Greenhouse Growing Guide: Zucchini, Cucumbers

Cucumbers and zucchinis are both easily grown in home greenhouse conditions. Both germinate within two or three days when the ambient air temperature in the greenhouse is between 80 and 85 degrees Fahrenheit.

Most people use their home greenhouses to start these particular vegetables for transplanting outdoors, but they can also be raised strictly in greenhouse conditions. If you choose to do this, buy seeds of varieties that were developed for growing in greenhouses. Mini cucumber and zucchini varieties perform better and are easier to handle in a greenhouse environment.

Cucumbers and zucchinis that you grow in your home greenhouse should be placed in bright light and given plenty of room to grow. In a small greenhouse, you may only have room for one plant since they need to be spaced at least seven feet apart. Fortunately, these plants are so prolific that all it takes is one plant to provide for the needs of the average household. It's also possible to grow them in a greenhouse during the winter.

Watering and Fertilizing

Cucumbers and zucchinis require consistently moist soils, making them excellent candidates for drip irrigation systems. You can also use this system to fertilize your cucumbers and zucchinis. Both of these require a great deal of potassium and nitrogen, particularly when they're in the process of fruiting.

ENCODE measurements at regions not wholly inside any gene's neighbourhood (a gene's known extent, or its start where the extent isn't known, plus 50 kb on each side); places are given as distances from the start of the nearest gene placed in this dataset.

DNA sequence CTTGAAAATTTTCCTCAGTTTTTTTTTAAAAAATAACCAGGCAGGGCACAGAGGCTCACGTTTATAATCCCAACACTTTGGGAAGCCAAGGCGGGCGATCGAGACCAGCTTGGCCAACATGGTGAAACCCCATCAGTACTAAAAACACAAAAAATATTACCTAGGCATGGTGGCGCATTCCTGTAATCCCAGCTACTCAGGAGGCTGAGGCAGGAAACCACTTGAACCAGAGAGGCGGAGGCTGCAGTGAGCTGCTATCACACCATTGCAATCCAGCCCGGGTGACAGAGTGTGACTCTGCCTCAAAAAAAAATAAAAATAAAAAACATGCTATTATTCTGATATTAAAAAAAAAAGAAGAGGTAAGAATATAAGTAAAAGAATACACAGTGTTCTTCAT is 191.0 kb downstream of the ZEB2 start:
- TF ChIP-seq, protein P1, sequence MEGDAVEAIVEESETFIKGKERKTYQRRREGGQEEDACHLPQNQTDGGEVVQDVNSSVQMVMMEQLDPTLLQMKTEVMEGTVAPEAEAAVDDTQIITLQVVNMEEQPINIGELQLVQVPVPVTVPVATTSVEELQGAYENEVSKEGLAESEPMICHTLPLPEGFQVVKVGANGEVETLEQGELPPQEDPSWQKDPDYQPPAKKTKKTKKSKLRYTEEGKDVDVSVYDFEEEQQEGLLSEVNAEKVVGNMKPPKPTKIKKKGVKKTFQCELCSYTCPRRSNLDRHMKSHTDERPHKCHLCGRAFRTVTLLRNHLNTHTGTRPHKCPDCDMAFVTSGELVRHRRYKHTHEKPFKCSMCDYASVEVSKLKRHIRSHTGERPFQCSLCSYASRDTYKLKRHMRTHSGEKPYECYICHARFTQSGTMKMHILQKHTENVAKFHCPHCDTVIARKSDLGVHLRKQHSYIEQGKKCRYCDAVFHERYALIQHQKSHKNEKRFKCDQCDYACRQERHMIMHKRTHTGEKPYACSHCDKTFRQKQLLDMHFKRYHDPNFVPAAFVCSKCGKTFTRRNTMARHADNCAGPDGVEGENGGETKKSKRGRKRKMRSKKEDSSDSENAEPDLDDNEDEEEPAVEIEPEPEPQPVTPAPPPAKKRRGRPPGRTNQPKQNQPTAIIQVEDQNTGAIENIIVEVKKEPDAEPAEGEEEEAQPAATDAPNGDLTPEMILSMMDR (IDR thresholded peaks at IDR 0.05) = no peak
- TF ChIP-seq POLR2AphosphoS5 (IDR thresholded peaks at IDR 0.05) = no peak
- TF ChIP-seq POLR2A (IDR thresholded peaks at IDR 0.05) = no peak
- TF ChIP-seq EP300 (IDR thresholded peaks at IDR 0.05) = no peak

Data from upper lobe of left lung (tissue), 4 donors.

Temperature

Cucumbers and zucchinis do best when daytime temperatures remain between 75 and 80 degrees Fahrenheit during the day and around 65 degrees at night. Temperatures outside of these ranges result in stunted growth and general nonperformance of the plants.

Harvesting

Harvesting times vary among varieties, so be sure to follow the directions for the specific seeds that you planted. Most types are ready to pick between 50 and 60 days after germination. As a general rule of thumb, they should be picked when they're uniformly green in color and firm to the touch. If you wait until they turn yellow to pick them, they may be too bitter to eat. Regular picking also helps promote increased production.

 


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